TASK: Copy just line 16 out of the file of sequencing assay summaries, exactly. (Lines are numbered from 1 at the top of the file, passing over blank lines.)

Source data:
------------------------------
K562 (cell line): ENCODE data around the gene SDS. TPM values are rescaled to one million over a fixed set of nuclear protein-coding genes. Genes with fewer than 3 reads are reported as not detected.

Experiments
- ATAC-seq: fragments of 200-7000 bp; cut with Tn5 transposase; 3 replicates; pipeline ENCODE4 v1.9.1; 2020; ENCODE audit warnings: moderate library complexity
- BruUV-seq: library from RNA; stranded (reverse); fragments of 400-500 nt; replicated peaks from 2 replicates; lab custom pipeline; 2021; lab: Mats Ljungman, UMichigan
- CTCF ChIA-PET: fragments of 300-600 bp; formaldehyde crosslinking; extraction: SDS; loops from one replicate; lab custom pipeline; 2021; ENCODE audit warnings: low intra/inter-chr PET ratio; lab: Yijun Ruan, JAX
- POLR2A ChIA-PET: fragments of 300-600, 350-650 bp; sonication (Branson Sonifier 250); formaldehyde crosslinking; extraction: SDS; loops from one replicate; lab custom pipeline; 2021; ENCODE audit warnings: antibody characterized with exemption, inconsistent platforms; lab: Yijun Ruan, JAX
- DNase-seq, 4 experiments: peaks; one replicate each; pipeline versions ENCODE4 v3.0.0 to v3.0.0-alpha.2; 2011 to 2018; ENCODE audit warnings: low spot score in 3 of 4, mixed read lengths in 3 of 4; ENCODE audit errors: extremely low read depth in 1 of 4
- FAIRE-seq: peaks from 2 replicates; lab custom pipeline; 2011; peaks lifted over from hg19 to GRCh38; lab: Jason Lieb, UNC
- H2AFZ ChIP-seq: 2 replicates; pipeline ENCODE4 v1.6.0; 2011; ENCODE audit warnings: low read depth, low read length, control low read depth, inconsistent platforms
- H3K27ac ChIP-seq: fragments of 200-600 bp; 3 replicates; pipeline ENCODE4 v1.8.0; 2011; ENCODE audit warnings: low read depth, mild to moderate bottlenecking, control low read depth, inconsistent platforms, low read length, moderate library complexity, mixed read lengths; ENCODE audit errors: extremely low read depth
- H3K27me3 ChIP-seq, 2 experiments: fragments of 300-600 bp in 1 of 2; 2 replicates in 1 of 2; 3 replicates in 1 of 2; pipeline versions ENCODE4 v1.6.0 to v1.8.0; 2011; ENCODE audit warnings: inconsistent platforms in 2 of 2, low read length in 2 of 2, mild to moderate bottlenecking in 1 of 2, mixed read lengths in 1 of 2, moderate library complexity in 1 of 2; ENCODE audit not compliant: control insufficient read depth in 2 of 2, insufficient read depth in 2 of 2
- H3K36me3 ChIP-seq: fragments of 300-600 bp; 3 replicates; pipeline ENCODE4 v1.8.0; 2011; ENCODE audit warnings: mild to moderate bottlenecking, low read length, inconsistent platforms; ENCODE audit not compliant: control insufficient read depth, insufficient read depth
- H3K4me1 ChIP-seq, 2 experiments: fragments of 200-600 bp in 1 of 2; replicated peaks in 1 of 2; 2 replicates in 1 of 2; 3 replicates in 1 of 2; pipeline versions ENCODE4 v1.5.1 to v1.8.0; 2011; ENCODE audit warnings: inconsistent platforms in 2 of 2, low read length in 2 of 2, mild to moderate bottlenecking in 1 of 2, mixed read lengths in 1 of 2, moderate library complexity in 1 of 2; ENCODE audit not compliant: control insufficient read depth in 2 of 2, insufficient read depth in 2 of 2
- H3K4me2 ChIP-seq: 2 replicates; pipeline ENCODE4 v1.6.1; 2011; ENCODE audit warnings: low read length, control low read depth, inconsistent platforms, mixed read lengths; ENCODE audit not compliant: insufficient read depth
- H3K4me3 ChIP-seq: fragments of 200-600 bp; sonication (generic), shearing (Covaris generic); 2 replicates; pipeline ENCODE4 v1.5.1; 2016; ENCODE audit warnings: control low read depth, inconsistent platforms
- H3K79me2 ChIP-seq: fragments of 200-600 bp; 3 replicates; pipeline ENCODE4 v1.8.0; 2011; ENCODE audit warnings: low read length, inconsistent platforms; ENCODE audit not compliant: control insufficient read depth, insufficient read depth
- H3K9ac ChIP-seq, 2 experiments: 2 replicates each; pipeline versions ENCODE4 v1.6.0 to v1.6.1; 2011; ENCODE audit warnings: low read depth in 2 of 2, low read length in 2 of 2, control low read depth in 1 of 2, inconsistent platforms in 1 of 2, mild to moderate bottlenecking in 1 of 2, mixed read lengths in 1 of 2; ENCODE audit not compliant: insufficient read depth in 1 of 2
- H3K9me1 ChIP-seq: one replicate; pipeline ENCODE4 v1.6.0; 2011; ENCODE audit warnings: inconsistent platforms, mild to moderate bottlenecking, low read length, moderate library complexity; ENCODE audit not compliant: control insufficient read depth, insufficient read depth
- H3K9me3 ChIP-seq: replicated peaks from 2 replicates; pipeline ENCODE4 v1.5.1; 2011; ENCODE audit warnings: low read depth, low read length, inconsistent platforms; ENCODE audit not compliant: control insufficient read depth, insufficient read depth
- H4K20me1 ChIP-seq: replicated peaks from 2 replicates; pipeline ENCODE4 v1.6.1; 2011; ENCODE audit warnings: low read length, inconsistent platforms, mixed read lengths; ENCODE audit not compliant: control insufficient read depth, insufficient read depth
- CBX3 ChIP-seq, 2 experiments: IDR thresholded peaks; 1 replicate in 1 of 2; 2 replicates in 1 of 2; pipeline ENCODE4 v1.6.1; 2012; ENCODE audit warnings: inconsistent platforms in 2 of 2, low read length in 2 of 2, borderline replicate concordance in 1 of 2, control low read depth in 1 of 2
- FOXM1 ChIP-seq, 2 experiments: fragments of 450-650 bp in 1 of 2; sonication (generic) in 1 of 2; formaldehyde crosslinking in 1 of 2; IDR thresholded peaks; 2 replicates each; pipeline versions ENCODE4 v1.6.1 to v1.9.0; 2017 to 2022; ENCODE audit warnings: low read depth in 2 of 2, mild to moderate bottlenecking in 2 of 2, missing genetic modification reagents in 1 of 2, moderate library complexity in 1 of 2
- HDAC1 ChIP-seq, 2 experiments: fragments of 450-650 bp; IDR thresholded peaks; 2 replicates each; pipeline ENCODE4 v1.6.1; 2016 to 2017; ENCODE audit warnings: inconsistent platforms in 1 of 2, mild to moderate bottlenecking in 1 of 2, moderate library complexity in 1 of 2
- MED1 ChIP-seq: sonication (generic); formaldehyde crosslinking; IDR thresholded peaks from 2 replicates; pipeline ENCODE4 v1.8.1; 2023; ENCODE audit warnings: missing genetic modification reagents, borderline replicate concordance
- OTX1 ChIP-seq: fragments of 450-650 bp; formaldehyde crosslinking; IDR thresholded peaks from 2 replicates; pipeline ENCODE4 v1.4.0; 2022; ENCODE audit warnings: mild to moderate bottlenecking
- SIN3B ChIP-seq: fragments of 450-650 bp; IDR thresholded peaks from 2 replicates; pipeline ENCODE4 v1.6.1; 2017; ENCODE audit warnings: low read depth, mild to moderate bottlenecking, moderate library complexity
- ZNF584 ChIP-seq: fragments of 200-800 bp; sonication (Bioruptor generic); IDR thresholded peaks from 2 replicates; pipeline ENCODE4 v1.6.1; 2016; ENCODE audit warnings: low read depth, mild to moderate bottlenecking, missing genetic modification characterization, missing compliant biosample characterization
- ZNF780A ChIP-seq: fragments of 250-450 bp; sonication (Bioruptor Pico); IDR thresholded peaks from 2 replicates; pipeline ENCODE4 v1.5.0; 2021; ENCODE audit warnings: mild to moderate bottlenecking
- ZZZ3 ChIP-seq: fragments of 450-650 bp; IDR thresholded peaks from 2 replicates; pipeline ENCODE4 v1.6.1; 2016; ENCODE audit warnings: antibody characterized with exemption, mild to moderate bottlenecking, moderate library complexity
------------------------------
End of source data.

- H3K79me2 ChIP-seq: fragments of 200-600 bp; 3 replicates; pipeline ENCODE4 v1.8.0; 2011; ENCODE audit warnings: low read length, inconsistent platforms; ENCODE audit not compliant: control insufficient read depth, insufficient read depth